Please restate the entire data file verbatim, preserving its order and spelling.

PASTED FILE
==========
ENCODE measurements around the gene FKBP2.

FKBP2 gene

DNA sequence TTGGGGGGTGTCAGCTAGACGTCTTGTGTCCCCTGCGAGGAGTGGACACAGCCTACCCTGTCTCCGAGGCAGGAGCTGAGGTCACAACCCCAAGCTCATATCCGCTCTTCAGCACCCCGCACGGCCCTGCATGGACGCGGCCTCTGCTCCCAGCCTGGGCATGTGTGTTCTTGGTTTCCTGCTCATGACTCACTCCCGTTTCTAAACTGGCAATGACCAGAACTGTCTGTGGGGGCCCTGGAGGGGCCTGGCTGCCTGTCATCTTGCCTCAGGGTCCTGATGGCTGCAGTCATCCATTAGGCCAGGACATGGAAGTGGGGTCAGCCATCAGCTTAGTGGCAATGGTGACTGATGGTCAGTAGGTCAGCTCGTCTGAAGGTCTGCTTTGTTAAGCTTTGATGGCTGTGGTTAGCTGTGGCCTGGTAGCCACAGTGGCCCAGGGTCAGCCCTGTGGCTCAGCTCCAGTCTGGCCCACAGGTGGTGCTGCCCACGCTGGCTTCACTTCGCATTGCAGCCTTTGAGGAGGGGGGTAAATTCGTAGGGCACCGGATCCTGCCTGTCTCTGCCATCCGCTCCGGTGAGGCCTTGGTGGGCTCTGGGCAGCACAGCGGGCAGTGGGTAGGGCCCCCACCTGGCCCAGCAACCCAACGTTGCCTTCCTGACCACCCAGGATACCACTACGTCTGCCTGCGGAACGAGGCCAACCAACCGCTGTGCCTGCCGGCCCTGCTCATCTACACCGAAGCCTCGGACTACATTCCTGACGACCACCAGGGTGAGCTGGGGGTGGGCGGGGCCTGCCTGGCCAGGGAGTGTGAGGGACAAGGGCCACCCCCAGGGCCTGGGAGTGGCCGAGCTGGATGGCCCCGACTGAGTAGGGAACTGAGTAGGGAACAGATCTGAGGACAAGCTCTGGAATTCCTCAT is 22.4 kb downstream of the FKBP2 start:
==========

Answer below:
ENCODE measurements around the gene FKBP2.

FKBP2 gene

DNA sequence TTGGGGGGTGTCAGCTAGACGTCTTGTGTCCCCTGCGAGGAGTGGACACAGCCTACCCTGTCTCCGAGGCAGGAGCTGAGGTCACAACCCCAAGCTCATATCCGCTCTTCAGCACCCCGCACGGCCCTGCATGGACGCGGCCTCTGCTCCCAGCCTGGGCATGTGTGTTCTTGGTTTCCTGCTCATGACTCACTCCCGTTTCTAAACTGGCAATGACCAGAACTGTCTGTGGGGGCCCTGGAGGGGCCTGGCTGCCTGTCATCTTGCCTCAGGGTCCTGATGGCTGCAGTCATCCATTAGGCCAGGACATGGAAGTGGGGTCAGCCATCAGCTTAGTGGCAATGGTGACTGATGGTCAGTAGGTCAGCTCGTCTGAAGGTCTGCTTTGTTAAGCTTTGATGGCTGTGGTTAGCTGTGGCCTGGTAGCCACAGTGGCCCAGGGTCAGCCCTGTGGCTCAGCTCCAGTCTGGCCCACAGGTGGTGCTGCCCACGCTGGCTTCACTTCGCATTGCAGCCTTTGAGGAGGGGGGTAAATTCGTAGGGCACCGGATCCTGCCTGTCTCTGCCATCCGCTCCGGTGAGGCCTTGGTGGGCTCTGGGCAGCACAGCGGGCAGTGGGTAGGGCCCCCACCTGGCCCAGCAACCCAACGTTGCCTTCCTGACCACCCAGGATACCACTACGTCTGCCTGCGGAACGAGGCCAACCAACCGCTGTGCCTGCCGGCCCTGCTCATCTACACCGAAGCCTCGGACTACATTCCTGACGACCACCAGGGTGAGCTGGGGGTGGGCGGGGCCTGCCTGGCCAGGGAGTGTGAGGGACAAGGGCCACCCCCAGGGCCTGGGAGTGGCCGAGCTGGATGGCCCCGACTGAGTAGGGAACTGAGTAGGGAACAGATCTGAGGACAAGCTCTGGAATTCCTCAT is 22.4 kb downstream of the FKBP2 start: